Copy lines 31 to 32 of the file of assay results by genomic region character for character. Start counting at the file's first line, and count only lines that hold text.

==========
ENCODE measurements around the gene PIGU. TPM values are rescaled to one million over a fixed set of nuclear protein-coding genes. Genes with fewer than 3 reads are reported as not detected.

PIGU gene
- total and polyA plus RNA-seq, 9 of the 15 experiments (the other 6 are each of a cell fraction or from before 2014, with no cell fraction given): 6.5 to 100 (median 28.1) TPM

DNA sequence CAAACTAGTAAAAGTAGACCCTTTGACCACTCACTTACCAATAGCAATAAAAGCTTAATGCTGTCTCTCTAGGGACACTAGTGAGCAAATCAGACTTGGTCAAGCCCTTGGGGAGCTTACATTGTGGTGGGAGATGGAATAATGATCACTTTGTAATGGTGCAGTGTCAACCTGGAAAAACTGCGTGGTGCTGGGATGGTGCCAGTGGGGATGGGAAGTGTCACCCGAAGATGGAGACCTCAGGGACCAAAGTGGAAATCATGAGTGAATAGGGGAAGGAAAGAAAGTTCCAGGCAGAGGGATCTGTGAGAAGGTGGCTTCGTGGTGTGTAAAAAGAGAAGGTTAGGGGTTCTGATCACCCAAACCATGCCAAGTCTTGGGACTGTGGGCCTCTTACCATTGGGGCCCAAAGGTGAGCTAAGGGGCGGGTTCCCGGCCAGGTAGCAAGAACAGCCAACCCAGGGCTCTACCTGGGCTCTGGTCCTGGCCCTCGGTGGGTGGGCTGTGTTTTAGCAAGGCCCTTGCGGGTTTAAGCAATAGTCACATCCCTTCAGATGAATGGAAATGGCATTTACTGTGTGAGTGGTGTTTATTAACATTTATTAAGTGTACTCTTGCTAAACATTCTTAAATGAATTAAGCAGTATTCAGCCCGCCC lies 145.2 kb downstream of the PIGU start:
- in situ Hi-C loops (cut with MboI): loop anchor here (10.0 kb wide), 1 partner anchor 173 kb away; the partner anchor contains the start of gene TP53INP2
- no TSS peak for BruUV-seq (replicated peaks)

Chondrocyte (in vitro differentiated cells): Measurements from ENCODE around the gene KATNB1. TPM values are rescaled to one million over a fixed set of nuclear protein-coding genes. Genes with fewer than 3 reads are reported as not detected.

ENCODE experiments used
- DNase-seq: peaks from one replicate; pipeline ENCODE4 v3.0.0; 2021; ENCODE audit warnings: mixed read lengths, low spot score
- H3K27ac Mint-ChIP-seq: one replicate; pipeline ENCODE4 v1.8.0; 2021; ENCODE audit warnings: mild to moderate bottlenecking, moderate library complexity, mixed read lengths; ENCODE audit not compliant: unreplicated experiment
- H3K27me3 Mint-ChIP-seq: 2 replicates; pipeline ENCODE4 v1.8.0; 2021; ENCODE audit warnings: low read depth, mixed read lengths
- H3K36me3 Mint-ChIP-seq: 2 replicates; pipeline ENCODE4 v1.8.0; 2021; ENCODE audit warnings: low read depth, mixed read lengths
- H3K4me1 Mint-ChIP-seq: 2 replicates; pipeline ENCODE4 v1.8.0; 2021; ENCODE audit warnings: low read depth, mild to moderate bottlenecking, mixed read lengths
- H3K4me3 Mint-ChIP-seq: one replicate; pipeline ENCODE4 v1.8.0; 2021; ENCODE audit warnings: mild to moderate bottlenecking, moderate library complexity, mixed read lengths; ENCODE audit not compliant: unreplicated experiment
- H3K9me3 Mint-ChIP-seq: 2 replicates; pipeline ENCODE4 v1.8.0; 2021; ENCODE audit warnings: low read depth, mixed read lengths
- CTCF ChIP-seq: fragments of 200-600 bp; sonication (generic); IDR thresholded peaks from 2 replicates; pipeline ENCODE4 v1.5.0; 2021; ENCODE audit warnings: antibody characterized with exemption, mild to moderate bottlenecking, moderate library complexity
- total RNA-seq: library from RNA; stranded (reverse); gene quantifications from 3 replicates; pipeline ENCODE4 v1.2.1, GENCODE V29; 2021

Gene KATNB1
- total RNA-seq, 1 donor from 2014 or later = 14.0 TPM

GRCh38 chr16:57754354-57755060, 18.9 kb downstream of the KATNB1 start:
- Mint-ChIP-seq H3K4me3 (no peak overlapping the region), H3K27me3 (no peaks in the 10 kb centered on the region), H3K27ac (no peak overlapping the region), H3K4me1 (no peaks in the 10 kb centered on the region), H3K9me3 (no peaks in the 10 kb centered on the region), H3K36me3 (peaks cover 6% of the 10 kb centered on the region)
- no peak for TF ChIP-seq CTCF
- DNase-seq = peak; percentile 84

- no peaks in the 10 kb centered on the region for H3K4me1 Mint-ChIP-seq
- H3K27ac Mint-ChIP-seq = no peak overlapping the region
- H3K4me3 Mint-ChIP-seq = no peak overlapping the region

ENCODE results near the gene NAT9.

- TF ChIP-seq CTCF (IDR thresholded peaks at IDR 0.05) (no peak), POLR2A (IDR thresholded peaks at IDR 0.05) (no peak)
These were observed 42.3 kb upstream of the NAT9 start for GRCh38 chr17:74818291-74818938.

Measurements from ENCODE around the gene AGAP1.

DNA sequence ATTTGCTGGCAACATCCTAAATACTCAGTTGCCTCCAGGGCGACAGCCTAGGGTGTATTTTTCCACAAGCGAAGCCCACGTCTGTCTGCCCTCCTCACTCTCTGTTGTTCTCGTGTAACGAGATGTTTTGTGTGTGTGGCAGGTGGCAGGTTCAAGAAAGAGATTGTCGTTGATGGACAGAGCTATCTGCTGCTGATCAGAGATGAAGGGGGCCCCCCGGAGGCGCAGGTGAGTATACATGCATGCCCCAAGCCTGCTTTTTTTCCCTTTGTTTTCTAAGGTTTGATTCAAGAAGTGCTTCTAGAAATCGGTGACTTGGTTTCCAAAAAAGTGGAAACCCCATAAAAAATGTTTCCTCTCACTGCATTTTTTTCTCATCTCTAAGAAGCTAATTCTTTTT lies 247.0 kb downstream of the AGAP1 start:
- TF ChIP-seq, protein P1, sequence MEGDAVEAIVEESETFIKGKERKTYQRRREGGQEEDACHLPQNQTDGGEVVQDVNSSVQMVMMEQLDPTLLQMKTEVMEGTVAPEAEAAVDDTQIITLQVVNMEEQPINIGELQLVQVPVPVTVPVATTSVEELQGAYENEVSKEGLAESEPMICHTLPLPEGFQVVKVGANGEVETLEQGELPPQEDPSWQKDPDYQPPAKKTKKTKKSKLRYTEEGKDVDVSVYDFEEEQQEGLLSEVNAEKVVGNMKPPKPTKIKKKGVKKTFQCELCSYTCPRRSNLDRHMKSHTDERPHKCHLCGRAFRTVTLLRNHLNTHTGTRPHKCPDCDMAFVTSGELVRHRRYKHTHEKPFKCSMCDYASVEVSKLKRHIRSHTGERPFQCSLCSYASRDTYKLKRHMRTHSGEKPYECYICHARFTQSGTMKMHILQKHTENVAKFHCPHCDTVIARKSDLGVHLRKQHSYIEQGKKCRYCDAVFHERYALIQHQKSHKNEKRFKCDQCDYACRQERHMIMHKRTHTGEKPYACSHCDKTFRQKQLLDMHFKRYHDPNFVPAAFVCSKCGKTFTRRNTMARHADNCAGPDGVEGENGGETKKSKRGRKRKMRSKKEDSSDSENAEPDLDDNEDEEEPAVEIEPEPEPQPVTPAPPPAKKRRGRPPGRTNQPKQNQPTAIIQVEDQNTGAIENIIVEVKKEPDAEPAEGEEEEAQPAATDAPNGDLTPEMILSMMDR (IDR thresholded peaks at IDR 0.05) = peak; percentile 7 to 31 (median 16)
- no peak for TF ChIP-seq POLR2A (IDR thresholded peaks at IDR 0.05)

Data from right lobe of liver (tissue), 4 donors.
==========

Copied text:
DNA sequence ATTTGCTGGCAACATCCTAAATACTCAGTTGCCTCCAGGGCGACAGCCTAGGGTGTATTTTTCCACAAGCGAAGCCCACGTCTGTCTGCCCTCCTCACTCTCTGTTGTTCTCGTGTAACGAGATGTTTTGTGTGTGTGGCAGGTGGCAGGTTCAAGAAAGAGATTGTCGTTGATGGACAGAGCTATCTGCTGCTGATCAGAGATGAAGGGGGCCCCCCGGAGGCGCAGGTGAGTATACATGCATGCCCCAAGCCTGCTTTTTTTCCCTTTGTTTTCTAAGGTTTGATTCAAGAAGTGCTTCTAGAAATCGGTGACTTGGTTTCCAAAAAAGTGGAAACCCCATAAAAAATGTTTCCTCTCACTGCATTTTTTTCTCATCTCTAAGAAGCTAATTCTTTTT lies 247.0 kb downstream of the AGAP1 start:
- TF ChIP-seq, protein P1, sequence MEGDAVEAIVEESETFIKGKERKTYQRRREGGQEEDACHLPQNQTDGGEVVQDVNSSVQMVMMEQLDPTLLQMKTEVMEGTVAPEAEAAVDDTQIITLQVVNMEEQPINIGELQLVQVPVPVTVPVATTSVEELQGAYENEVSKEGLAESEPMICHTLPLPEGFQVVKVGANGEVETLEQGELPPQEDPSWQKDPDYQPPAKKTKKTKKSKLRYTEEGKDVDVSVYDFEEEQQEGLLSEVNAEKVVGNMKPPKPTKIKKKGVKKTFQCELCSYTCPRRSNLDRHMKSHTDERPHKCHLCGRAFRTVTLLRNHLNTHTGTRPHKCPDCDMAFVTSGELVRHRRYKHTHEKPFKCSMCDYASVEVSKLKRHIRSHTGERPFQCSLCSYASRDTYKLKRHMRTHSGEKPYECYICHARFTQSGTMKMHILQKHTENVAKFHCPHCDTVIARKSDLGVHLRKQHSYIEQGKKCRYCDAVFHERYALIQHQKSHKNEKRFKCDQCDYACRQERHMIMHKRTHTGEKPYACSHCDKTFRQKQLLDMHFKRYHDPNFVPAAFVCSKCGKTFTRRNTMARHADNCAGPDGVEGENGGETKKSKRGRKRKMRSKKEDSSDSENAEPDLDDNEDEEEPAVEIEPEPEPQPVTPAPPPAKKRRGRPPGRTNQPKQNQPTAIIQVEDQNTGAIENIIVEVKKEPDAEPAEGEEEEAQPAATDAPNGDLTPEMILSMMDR (IDR thresholded peaks at IDR 0.05) = peak; percentile 7 to 31 (median 16)